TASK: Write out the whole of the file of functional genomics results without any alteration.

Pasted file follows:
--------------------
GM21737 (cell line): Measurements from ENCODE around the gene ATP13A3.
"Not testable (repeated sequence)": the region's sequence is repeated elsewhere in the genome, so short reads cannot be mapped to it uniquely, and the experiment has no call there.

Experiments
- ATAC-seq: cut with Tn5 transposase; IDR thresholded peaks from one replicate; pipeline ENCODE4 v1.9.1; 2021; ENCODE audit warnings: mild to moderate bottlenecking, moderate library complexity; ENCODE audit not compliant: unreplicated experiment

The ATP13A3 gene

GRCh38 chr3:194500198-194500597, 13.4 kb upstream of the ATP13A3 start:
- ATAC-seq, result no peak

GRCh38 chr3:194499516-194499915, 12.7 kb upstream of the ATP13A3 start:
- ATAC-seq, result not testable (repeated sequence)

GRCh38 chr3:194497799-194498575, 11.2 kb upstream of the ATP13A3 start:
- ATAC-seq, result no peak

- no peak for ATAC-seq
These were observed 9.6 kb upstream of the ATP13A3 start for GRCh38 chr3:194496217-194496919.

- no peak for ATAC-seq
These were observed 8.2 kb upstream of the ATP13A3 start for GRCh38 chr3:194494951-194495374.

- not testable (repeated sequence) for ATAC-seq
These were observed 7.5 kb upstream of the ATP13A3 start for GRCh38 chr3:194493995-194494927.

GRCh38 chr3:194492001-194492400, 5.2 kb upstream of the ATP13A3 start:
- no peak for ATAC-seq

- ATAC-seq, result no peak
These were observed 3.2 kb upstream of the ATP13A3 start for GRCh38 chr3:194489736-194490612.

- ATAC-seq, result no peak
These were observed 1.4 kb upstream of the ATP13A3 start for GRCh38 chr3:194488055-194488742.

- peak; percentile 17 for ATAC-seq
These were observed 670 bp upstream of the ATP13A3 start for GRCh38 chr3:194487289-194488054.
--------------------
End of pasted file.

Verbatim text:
GM21737 (cell line): Measurements from ENCODE around the gene ATP13A3.
"Not testable (repeated sequence)": the region's sequence is repeated elsewhere in the genome, so short reads cannot be mapped to it uniquely, and the experiment has no call there.

Experiments
- ATAC-seq: cut with Tn5 transposase; IDR thresholded peaks from one replicate; pipeline ENCODE4 v1.9.1; 2021; ENCODE audit warnings: mild to moderate bottlenecking, moderate library complexity; ENCODE audit not compliant: unreplicated experiment

The ATP13A3 gene

GRCh38 chr3:194500198-194500597, 13.4 kb upstream of the ATP13A3 start:
- ATAC-seq, result no peak

GRCh38 chr3:194499516-194499915, 12.7 kb upstream of the ATP13A3 start:
- ATAC-seq, result not testable (repeated sequence)

GRCh38 chr3:194497799-194498575, 11.2 kb upstream of the ATP13A3 start:
- ATAC-seq, result no peak

- no peak for ATAC-seq
These were observed 9.6 kb upstream of the ATP13A3 start for GRCh38 chr3:194496217-194496919.

- no peak for ATAC-seq
These were observed 8.2 kb upstream of the ATP13A3 start for GRCh38 chr3:194494951-194495374.

- not testable (repeated sequence) for ATAC-seq
These were observed 7.5 kb upstream of the ATP13A3 start for GRCh38 chr3:194493995-194494927.

GRCh38 chr3:194492001-194492400, 5.2 kb upstream of the ATP13A3 start:
- no peak for ATAC-seq

- ATAC-seq, result no peak
These were observed 3.2 kb upstream of the ATP13A3 start for GRCh38 chr3:194489736-194490612.

- ATAC-seq, result no peak
These were observed 1.4 kb upstream of the ATP13A3 start for GRCh38 chr3:194488055-194488742.

- peak; percentile 17 for ATAC-seq
These were observed 670 bp upstream of the ATP13A3 start for GRCh38 chr3:194487289-194488054.